WASHINGTON, July 17 (Xinhua) -- Astronomers found a dozen of new moons orbiting Jupiter, 11 normal outer moons and one "oddball," adding the planet's total number of known moons to 79, the largest of any planet in the Solar System.
A team led by Carnegie Institution for Science's Scott S. Sheppard first spotted the moons in the spring of 2017 and Gareth Williams at the International Astronomical Union's Minor Planet Center used the team's observations to calculate orbits for the newly found moons.
"It takes several observations to confirm an object actually orbits around Jupiter," Williams said. "So, the whole process took a year."
According to Carnegie Institution for Science's news release on Tuesday, nine of the new moons are part of a distant outer swarm of moons that orbit it in the retrograde, or opposite direction of Jupiter's spin rotation.
These distant retrograde moons are grouped into at least three distinct orbital groupings and are thought to be the remnants of three once-larger parent bodies that broke apart during collisions with asteroids, comets, or other moons.
The newly discovered retrograde moons take about two years to orbit Jupiter.
Other two of those new discoveries are part of a closer, inner group of moons that orbit in the prograde, or same direction as the planet's rotation.
These inner prograde moons all have similar orbital distances and angles of inclinations around Jupiter and so are thought to also be fragments of a larger moon that was broken apart.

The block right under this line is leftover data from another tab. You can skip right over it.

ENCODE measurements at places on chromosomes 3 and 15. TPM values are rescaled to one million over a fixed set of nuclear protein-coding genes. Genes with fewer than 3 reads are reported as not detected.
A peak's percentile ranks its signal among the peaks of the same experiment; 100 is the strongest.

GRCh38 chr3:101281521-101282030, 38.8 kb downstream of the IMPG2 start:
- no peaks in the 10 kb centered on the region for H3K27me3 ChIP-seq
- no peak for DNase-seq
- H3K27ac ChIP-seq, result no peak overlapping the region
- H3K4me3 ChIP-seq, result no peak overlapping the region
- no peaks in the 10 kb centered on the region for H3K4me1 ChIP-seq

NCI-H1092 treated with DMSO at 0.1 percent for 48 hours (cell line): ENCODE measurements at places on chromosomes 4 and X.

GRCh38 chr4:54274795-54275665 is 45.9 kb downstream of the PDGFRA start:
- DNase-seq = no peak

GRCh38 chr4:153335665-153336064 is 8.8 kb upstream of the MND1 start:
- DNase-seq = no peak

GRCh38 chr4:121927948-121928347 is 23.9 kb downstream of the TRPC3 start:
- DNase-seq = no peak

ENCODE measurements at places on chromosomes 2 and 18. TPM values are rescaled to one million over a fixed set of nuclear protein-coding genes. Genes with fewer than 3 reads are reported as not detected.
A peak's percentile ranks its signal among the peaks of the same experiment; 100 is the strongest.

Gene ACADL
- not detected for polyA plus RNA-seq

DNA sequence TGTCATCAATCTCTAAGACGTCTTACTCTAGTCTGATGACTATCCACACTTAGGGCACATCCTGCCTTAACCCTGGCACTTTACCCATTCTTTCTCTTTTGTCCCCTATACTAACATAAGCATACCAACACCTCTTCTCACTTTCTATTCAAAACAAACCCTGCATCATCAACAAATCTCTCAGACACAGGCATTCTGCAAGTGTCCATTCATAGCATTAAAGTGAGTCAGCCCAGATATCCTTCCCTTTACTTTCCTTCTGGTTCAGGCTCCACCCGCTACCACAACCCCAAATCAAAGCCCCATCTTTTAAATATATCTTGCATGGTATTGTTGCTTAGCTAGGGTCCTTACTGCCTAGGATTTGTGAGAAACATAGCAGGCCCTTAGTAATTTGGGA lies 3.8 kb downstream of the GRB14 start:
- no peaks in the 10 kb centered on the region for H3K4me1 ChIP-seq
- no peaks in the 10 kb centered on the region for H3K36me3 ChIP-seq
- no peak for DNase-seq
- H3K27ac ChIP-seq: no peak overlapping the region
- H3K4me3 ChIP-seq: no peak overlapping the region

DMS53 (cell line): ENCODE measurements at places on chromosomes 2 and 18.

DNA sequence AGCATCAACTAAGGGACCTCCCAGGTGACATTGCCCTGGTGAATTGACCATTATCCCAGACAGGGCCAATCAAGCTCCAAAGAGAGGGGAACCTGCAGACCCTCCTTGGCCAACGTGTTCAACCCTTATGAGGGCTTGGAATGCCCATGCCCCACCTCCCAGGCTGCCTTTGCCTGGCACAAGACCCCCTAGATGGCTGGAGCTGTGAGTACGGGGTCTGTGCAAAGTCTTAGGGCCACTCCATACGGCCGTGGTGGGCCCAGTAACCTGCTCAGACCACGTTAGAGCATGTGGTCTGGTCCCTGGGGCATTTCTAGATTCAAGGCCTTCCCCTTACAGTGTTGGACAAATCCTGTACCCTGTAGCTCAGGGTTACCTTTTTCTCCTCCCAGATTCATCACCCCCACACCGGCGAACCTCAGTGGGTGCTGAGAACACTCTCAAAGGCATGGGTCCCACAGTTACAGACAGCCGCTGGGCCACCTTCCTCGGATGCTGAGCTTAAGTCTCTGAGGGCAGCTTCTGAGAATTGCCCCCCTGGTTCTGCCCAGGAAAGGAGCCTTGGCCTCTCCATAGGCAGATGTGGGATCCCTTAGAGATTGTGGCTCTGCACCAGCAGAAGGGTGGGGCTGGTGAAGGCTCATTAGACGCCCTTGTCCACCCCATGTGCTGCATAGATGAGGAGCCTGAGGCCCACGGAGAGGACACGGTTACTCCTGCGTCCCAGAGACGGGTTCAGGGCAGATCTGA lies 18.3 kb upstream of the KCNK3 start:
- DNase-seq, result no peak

These two newly discovered moons take a little less than a year to travel around Jupiter.
"Our other discovery is a real oddball and has an orbit like no other known Jovian moon," said Sheppard. "It's also likely Jupiter's smallest known moon, being less than one kilometer in diameter."
The new "oddball" moon is more distant and more inclined than the prograde group of moons and takes about one and a half years to orbit Jupiter.
Unlike the closer-in prograde group of moons, this new oddball prograde moon has an orbit that crosses the outer retrograde moons, according to the study.
As a result, head-on collisions are much more likely to occur between the "oddball" prograde and the retrograde moons, which are moving in opposite directions.
"This is an unstable situation," said Sheppard. "Head-on collisions would quickly break apart and grind the objects down to dust."
The team named the oddball "Valetudo" after the Roman god Jupiter's great-granddaughter, and suggested that it could be the last-remaining remnant of a once-larger prograde-orbiting moon that formed some of the retrograde moon groupings during past head-on collisions.
Because of their sizes, only one to three kilometers, these moons are more influenced by surrounding gas and dust.
Therefore, if these raw materials had still been present when Jupiter's first generation of moons collided to form its current clustered groupings of moons, the drag exerted by any remaining gas and dust on the smaller moons would have been sufficient to cause them to spiral inwards toward Jupiter.
Their existence showed that they were likely formed after this gas and dust dissipated, the researchers said.